In his thoroughly electric debut, Punch Me Up to the Gods: A Memoir--winner of the Kirkus Prize, a Stonewall Honor Book and a Shelf Awareness Best Book of the Year--Brian Broome will shatter your heart. Then make you laugh, sweat and cringe. And--all while eviscerating stereotypes and expanding notions of Black masculinity and queer identity--he'll shatter your heart again, then carefully, exquisitely, piece it back together.
Broome structures his multidimensional memoir around two themes: Gwendolyn Brooks's seminal poem "We Real Cool" and a thread detailing a bus ride during which Broome watches a young Black father offer lessons on how to behave--how to "be a man"--to his toddler son. Interspersed between lines of Brooks's poem and vignettes from the bus ride, Broome offers brutal memories and beautifully rendered stories from his own life, fleshing out the various ways he, too, has been taught, encouraged or forced to be a man. The sum is an exploration that with unflinching honesty and style creates room for Black masculinity like his: queer, sensitive, reflective, funny, flawed, terrible at basketball. (See that story for monumental cringing.)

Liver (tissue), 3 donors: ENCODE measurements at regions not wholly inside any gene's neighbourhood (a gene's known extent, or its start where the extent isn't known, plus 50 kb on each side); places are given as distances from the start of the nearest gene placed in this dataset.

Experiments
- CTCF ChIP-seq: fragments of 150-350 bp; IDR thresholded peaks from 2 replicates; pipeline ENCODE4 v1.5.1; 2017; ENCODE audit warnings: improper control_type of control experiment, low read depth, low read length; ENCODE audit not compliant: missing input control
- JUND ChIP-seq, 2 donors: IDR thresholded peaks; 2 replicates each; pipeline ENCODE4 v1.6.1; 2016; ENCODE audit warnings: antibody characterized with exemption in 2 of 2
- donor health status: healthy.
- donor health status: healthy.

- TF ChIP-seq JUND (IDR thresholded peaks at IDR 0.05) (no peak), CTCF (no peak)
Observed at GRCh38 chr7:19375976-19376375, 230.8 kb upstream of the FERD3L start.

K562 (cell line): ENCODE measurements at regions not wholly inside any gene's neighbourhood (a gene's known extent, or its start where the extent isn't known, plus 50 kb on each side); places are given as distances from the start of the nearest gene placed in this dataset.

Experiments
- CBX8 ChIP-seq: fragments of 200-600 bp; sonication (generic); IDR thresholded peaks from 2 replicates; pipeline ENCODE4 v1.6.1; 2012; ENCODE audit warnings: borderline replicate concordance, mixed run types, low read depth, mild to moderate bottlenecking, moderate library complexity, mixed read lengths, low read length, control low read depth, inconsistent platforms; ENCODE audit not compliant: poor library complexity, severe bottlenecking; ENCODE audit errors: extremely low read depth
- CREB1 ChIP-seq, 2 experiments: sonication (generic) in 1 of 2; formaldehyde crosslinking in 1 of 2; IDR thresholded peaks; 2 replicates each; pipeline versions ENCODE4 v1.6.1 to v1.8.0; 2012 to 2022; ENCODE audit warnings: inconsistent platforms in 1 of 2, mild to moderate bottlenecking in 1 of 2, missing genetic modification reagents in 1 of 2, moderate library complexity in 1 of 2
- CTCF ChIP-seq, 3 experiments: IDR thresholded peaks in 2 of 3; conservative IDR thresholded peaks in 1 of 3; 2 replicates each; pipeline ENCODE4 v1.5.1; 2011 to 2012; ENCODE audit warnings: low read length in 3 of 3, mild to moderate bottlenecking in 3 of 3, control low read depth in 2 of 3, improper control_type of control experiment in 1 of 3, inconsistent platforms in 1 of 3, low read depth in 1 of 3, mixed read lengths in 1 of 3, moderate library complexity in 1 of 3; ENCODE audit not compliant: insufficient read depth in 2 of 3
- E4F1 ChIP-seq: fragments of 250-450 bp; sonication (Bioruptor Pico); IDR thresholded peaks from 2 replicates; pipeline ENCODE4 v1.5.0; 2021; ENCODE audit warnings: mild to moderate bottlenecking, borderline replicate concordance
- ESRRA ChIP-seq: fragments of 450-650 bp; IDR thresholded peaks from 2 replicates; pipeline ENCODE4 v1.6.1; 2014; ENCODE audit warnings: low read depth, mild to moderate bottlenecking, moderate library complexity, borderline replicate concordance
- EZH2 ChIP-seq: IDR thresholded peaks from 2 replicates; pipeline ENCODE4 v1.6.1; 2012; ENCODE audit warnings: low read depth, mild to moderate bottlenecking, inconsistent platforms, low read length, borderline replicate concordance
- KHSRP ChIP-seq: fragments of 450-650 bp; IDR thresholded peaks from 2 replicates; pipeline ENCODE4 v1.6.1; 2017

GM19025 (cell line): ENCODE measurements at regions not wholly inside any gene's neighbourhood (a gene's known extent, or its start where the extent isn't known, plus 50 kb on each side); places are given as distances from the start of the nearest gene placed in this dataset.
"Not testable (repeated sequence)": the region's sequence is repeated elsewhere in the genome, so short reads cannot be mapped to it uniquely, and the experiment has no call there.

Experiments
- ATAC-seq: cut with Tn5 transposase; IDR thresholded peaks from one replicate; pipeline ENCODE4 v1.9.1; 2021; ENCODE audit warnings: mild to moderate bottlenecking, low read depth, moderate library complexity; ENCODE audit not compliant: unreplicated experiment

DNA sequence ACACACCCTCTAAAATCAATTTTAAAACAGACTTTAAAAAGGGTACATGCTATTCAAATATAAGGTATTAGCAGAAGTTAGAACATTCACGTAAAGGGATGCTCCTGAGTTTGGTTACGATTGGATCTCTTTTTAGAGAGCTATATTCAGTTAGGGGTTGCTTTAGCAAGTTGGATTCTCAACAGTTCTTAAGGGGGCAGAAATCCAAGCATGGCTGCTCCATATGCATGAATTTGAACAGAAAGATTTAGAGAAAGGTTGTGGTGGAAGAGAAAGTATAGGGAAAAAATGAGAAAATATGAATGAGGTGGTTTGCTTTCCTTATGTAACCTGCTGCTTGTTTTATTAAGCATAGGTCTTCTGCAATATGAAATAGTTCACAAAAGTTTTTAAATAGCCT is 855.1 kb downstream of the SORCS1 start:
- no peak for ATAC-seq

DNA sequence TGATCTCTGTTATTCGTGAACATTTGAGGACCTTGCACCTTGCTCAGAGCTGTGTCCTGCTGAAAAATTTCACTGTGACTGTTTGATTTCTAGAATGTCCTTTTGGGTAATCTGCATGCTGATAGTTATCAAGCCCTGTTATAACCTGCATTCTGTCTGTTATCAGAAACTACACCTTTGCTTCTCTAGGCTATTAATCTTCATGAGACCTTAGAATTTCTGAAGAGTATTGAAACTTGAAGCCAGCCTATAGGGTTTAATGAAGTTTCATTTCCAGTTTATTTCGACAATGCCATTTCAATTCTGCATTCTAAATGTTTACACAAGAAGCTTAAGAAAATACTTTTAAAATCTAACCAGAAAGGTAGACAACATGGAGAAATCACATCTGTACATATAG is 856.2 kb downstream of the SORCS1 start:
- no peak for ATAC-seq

With his book's dedication to "Brother and Sister Outsiders everywhere," Broome honors Audre Lorde, and he pays consistent, vocal homage to the Black women who have supported him throughout his life. He is also generous with the forgiveness that thrums through recollections of even the most brutal abuses--sometimes even his own. As a boy, Broome accidentally burned down his family's house. Now, he incinerates preconceived notions: of Black manhood, of storytelling and of their stakes--both for the writer himself and anyone lucky enough to be his audience. --Katie Weed, freelance writer and reviewer